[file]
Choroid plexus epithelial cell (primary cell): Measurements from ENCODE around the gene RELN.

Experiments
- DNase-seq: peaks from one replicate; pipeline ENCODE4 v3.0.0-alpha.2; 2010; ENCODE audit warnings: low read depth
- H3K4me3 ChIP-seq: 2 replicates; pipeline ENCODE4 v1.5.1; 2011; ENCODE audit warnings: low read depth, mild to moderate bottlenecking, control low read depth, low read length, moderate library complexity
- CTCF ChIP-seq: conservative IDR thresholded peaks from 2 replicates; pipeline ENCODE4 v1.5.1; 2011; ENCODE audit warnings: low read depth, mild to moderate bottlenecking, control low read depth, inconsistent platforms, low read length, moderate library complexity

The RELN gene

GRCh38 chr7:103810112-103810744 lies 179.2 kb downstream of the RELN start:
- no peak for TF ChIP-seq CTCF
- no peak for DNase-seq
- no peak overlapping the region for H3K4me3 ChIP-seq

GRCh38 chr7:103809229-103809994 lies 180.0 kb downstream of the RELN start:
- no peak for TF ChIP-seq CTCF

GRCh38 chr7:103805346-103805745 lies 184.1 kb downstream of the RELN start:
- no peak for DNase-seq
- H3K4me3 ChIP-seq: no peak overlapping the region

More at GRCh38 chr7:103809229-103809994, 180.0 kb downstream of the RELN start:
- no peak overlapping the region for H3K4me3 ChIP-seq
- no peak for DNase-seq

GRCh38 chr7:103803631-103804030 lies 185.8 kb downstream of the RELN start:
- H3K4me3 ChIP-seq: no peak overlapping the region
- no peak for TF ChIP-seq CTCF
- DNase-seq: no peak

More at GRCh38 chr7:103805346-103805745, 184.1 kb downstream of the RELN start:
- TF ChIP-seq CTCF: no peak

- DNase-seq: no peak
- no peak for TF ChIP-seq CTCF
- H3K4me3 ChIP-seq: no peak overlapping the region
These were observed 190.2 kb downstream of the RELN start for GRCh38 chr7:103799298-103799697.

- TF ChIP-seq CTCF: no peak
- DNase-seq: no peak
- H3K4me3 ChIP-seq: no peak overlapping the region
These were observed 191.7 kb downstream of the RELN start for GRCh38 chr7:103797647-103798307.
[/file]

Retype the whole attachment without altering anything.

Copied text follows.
Choroid plexus epithelial cell (primary cell): Measurements from ENCODE around the gene RELN.

Experiments
- DNase-seq: peaks from one replicate; pipeline ENCODE4 v3.0.0-alpha.2; 2010; ENCODE audit warnings: low read depth
- H3K4me3 ChIP-seq: 2 replicates; pipeline ENCODE4 v1.5.1; 2011; ENCODE audit warnings: low read depth, mild to moderate bottlenecking, control low read depth, low read length, moderate library complexity
- CTCF ChIP-seq: conservative IDR thresholded peaks from 2 replicates; pipeline ENCODE4 v1.5.1; 2011; ENCODE audit warnings: low read depth, mild to moderate bottlenecking, control low read depth, inconsistent platforms, low read length, moderate library complexity

The RELN gene

GRCh38 chr7:103810112-103810744 lies 179.2 kb downstream of the RELN start:
- no peak for TF ChIP-seq CTCF
- no peak for DNase-seq
- no peak overlapping the region for H3K4me3 ChIP-seq

GRCh38 chr7:103809229-103809994 lies 180.0 kb downstream of the RELN start:
- no peak for TF ChIP-seq CTCF

GRCh38 chr7:103805346-103805745 lies 184.1 kb downstream of the RELN start:
- no peak for DNase-seq
- H3K4me3 ChIP-seq: no peak overlapping the region

More at GRCh38 chr7:103809229-103809994, 180.0 kb downstream of the RELN start:
- no peak overlapping the region for H3K4me3 ChIP-seq
- no peak for DNase-seq

GRCh38 chr7:103803631-103804030 lies 185.8 kb downstream of the RELN start:
- H3K4me3 ChIP-seq: no peak overlapping the region
- no peak for TF ChIP-seq CTCF
- DNase-seq: no peak

More at GRCh38 chr7:103805346-103805745, 184.1 kb downstream of the RELN start:
- TF ChIP-seq CTCF: no peak

- DNase-seq: no peak
- no peak for TF ChIP-seq CTCF
- H3K4me3 ChIP-seq: no peak overlapping the region
These were observed 190.2 kb downstream of the RELN start for GRCh38 chr7:103799298-103799697.

- TF ChIP-seq CTCF: no peak
- DNase-seq: no peak
- H3K4me3 ChIP-seq: no peak overlapping the region
These were observed 191.7 kb downstream of the RELN start for GRCh38 chr7:103797647-103798307.